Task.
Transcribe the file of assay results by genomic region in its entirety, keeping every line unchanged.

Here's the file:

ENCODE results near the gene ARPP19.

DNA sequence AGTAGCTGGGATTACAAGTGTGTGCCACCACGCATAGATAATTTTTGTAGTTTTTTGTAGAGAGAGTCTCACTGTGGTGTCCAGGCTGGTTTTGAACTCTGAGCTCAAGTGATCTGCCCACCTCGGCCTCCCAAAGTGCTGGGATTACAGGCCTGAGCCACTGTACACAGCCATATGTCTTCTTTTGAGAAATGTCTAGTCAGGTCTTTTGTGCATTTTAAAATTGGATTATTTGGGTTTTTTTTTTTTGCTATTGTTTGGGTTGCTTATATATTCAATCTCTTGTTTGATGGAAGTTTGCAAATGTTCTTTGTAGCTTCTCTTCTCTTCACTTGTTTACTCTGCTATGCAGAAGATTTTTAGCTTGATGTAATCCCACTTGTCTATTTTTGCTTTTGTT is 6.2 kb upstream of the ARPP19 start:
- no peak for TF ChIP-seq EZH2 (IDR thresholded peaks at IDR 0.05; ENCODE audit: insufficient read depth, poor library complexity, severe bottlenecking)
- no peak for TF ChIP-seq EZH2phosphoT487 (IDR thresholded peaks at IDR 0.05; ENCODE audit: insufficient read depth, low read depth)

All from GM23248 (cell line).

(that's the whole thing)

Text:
ENCODE results near the gene ARPP19.

DNA sequence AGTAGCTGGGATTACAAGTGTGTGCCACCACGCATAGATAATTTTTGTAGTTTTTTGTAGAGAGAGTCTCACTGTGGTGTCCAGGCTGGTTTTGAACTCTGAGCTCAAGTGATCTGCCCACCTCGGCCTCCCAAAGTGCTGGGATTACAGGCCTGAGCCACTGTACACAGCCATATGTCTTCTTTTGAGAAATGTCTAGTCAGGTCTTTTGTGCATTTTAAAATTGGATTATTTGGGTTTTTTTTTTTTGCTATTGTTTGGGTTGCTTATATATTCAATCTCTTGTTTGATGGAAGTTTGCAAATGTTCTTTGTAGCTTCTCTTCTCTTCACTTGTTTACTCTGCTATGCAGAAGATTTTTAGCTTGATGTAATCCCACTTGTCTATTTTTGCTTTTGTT is 6.2 kb upstream of the ARPP19 start:
- no peak for TF ChIP-seq EZH2 (IDR thresholded peaks at IDR 0.05; ENCODE audit: insufficient read depth, poor library complexity, severe bottlenecking)
- no peak for TF ChIP-seq EZH2phosphoT487 (IDR thresholded peaks at IDR 0.05; ENCODE audit: insufficient read depth, low read depth)

All from GM23248 (cell line).